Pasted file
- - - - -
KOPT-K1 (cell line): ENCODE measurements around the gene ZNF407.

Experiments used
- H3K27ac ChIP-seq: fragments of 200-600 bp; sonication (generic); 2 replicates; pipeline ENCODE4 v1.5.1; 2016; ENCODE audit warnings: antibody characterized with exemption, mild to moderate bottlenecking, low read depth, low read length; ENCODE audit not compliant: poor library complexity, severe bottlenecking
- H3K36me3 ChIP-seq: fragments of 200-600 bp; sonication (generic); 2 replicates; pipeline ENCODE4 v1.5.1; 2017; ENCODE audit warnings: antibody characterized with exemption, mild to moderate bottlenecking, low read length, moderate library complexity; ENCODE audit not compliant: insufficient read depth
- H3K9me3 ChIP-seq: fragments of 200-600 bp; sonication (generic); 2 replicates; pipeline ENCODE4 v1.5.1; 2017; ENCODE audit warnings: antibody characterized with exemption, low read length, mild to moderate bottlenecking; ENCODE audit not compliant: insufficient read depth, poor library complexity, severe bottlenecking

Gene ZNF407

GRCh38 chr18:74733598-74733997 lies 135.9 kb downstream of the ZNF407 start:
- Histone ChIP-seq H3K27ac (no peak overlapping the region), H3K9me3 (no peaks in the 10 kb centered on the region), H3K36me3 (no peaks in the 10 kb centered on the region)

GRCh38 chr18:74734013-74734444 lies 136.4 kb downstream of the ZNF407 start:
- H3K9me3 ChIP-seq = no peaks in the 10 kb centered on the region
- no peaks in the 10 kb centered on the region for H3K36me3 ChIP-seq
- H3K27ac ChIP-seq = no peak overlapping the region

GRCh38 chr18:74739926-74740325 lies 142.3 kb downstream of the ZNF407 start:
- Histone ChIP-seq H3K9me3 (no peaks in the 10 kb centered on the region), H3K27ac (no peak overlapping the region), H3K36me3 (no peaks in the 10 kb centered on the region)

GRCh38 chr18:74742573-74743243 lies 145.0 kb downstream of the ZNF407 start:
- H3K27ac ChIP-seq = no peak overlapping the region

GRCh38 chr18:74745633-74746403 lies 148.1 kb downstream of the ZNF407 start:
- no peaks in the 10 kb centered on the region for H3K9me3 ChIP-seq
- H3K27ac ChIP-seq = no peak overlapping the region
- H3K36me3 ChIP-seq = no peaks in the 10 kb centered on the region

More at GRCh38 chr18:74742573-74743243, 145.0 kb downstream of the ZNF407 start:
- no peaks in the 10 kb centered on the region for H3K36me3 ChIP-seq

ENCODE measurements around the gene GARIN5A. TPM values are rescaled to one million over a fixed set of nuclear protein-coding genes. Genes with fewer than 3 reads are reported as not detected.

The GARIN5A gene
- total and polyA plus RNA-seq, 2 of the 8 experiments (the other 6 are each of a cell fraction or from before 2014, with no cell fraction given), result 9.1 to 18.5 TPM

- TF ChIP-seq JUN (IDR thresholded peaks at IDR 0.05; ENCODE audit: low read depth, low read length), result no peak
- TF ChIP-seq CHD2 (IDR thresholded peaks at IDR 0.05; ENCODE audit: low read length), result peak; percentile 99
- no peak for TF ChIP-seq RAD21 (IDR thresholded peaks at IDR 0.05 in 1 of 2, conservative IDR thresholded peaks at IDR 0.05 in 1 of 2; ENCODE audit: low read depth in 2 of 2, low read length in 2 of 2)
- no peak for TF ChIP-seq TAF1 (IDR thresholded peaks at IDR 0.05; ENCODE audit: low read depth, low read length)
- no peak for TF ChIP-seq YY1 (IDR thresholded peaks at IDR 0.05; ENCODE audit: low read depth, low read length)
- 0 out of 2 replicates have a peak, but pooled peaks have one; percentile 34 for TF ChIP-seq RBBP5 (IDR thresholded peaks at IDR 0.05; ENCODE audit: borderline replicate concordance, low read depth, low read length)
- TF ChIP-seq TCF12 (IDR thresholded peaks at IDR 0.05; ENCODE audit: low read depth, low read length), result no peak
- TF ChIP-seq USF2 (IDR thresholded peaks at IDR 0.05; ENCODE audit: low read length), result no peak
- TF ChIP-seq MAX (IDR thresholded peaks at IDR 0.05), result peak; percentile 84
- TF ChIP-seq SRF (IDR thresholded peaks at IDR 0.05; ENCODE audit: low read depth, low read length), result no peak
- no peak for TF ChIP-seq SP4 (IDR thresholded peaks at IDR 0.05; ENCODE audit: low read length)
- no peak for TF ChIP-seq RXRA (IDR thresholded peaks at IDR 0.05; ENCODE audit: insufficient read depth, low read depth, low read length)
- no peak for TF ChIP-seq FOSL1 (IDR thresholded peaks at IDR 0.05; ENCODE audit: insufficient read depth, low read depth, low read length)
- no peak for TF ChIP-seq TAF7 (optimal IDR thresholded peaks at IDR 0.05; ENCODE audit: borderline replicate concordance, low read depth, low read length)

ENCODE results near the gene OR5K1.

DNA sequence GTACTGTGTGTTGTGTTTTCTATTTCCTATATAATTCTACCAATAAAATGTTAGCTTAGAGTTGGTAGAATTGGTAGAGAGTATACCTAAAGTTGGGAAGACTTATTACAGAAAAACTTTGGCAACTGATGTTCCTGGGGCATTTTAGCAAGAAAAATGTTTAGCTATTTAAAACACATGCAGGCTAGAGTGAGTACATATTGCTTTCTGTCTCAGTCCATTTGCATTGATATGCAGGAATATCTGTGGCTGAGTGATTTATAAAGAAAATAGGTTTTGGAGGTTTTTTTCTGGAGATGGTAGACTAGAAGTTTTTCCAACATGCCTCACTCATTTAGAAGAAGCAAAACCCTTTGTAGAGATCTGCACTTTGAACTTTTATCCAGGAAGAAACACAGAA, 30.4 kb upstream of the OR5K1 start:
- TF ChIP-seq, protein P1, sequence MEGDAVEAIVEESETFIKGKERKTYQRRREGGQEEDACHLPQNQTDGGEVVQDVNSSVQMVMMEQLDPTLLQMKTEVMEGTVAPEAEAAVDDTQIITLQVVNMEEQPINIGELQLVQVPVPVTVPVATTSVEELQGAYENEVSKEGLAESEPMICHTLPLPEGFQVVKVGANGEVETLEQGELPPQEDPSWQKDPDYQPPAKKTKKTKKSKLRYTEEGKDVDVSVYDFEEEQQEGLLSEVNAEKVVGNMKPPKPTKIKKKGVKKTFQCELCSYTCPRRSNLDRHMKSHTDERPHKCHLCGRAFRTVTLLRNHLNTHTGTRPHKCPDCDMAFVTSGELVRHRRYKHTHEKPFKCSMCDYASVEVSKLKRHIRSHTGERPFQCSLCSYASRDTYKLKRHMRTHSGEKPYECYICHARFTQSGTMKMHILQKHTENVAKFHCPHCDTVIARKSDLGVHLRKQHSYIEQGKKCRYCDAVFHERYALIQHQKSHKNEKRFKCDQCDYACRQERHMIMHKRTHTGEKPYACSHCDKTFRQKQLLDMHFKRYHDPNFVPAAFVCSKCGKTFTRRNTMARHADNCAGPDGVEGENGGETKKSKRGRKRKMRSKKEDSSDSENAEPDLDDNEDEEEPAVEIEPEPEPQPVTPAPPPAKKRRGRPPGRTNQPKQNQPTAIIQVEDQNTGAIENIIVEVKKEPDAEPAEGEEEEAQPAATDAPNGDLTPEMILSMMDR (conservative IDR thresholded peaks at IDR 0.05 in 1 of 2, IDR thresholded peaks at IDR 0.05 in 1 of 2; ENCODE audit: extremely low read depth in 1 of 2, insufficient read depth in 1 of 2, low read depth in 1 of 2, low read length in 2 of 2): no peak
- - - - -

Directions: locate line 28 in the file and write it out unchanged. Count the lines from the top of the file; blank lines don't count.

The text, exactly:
- no peak for TF ChIP-seq RAD21 (IDR thresholded peaks at IDR 0.05 in 1 of 2, conservative IDR thresholded peaks at IDR 0.05 in 1 of 2; ENCODE audit: low read depth in 2 of 2, low read length in 2 of 2)